Peremennye Zvezdy

Peremennye Zvezdy (Variable Stars) 38, No. 4, 2018

Received 14 August; accepted 31 October.

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A Study of the New Cataclysmic Variable 2MASS 23212116+3807563

A. V. Khruslov1,2, A. V. Kusakin3, I. V. Reva3, R. I. Kokumbaeva3

Sternberg Astronomical Institute, Moscow State University, Universitetsky pr. 13, 119234, Moscow, Russia; e-mail:

Institute of Astronomy, Russian Academy of Sciences, Pyatnitskaya Str. 48, 119017, Moscow, Russia

Fesenkov Astrophysical Institute, Observatory 23, 050020, Almaty, Kazakhstan; e-mail:

We present our variability study of the new cataclysmic variable star, 2MASS 23212116+3807563. The variable is a U Geminorum type star. An analysis of available electronic archives data (CSS, 1SWASP and ASAS-SN) does not detect periodicity. The variable has a close companion, photometric data in the electronic archives present combined light of the two stars. We acquired the star's new CCD photometry in Johnson's , , and bands. Our observation confirm variability of 2MASS 23212116+3807563 with a large amplitude of light variations (more than ).

1. Discovery of variability

In the course of our search for variable stars in available electronic archives, we suspected variability of the object NSVS 3597160 in the ROTSE-I/NSVS data base1 (Wozniak et al. 2004).

This NSVS number corresponds to GSC 03230-01273. It is actually a close pair not resolved in the GSC, GSC2.2, GSC2.3, USNO-A2.0, or USNO-B1.0 catalogs. The pair is, however, resolved in the 2MASS (Skrutskie et al. 2006) and UCAC4 (Zacharias et al. 2012) catalogs: 2MASS 23212116+3807563 and 2MASS 23212148+3807581 ( ), UCAC4 641-126371 and UCAC4 641-126372 ( ).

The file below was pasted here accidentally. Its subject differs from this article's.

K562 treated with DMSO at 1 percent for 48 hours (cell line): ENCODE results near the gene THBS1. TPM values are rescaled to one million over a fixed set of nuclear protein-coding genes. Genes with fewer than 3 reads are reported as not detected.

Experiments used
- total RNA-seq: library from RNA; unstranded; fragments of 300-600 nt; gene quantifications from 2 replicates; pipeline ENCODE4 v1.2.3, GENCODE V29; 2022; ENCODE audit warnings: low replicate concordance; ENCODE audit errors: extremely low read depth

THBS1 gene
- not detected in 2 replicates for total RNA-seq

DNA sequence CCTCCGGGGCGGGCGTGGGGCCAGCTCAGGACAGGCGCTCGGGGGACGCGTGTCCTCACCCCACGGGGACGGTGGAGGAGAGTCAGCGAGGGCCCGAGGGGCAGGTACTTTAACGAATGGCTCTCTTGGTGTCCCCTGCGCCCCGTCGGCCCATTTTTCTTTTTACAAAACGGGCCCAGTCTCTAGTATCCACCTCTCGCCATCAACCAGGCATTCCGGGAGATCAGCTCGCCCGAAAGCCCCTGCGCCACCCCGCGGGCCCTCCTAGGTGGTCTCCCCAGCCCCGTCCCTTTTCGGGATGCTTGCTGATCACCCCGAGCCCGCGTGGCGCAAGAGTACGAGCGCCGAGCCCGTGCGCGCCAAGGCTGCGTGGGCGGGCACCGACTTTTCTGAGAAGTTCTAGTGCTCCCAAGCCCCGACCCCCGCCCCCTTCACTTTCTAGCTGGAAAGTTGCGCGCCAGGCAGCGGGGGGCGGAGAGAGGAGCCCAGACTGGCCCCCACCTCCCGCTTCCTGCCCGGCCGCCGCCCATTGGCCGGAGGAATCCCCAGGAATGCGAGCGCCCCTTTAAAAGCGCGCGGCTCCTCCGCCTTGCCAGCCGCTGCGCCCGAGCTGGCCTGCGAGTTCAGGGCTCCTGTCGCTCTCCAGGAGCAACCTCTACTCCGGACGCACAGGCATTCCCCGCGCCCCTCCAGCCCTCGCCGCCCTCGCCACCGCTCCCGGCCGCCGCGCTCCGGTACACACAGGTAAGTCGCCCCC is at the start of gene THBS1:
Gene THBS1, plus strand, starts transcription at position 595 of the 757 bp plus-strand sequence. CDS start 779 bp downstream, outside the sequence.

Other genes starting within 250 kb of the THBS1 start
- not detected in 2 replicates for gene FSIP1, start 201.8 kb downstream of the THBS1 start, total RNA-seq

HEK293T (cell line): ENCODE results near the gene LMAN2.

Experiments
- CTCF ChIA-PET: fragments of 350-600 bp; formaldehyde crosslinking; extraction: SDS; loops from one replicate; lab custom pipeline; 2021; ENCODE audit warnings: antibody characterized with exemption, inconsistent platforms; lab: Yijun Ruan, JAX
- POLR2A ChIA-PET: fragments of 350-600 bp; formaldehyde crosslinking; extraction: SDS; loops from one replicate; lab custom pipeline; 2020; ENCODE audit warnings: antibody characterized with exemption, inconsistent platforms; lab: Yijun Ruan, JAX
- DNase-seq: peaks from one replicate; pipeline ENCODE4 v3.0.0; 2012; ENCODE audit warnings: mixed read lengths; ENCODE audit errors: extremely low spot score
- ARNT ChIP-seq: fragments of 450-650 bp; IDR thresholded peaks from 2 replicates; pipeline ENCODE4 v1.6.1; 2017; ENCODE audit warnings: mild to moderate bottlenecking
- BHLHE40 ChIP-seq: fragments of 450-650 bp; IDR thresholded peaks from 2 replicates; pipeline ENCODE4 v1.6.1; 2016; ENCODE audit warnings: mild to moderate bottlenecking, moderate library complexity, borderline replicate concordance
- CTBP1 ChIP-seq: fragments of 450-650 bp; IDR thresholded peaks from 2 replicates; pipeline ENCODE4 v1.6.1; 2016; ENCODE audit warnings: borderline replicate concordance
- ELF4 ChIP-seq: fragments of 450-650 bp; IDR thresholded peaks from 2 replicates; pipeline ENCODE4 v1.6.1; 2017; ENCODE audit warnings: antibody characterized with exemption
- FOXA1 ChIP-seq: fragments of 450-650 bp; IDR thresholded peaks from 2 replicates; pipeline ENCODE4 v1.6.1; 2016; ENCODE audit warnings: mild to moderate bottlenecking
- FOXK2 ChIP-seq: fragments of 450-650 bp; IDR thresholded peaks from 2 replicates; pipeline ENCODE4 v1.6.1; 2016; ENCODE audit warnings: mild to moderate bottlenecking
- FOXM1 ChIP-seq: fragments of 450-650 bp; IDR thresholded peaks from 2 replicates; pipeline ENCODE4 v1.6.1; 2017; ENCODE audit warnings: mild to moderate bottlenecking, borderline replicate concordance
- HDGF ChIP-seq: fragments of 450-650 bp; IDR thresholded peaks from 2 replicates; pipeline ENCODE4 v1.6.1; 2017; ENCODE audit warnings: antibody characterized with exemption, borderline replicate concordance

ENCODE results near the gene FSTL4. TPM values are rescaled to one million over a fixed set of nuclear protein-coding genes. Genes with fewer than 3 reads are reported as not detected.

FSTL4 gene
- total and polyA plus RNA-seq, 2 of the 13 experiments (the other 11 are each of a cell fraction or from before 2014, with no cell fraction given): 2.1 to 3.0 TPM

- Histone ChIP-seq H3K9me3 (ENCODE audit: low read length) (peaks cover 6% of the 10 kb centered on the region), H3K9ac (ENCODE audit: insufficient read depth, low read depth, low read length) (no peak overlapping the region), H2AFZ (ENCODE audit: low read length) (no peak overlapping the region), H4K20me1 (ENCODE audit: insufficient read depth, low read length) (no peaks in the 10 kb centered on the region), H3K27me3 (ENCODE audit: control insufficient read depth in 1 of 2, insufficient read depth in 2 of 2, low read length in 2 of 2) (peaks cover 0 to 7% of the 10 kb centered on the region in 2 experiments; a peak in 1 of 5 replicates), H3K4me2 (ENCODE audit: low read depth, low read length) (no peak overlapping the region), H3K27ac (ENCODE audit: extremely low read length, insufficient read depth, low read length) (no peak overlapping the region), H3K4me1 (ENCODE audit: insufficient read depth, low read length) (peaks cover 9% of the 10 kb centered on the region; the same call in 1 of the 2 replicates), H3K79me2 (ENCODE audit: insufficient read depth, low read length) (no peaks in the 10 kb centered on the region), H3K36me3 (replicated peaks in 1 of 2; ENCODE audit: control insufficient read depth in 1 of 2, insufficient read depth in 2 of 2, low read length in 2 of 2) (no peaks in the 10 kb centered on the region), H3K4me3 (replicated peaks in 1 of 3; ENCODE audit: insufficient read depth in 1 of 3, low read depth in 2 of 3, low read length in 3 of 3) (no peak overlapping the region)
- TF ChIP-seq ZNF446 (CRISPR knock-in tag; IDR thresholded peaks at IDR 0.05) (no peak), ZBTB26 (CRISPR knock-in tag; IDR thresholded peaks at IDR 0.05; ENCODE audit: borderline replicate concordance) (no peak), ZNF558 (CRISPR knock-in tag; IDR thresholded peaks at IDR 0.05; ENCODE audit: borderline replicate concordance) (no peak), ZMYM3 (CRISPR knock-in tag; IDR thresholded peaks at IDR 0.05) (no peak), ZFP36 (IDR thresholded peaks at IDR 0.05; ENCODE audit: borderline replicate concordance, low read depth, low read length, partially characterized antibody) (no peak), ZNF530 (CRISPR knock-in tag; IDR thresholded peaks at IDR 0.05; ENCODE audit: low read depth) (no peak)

We confirmed variability of the pair using data from the 1SWASP survey2 (Butters et al. 2010) and Catalina Surveys3(CSS, Drake et al. 2009). In these data, the pair is not resolved. The CSS measured the combined light of the star pair (the variation range , ) and the 1SWASP, of the star pair plus, additionally, GSC 03230-01144 (variations in the range).

Later, we identified the actual variable star from our CCD observations: the component of the pair 2MASS 23212116+3807563 = UCAC4 641-126371 varies. Its coordinates are: RA = , Dec = (J2000).

The new data of the All-Sky Automated Survey for Supernovae4 (ASAS-SN, Shappe et al. 2014; Kochanek et al. 2017) are measurements of the combined light of the star pair ( , ); they confirm the variable's classification as a cataclismic star.

In July 2018, T. Kato reported the variability of the GSC 03230-01273 pair (vsnet-chat#7934, vsnet-chat#7940), identified the actual variable with Gaia DR2
J232121.194+380756.07, and classified it as a dwarf nova star. On the base of these reports, the star was included into the AAVSO/VSX5 data base (type UG, range 14.2-16.1:, ).

2. Observations and data reductions

We acquired new CCD observations of the area of the GSC 03230-01273 pair. Our photometric data in the standard Johnson , and bands were performed at the Tien Shan Astronomical Observatory of the V.G. Fesenkov Astrophysical Institute, at the altitude of 2750 m above the sea level. The time span of the observations is JD 2456571 - 2457031 (October 5, 2013 - January 8, 2015). The observatory has two Zeiss 1000-mm telescopes. Most of the observations were performed at the "eastern Zeiss" telescope (the focal length of the system was mm, the detector being an Apogee U9000 D9 CCD camera). During the time interval JD 2456948 - 2456958, we used the "western Zeiss" 1000-mm reflector ( mm; Apogee F16M CCD camera). During two nights (JD 2456959, and JD 2456963), we used both telescopes.

Information on the comparison star and check star used in our CCD photometry is presented in Table 1. The magnitudes of the comparison star are from the AAVSO Photometric All-Sky Survey (APASS6) catalog. The finding chart (Fig. 1) identifies the variable star and the comparison star. The light curves of the variable from our CCD data in three bands are displayed in Fig. 2. The -band observations could be presented only as magnitude differences with an arbitrary zero point.

Table 1. Comparison and check stars

Comparison star Name GSC 01320-01144
  Coordinates, J2000.0
  , mag 14093
  , mag 14763
Check star Name GSC 03230-01746
  Coordinates, J2000.0

Fig. 1. The finding chart of 2MASS 23212116+3807563 ( band, ).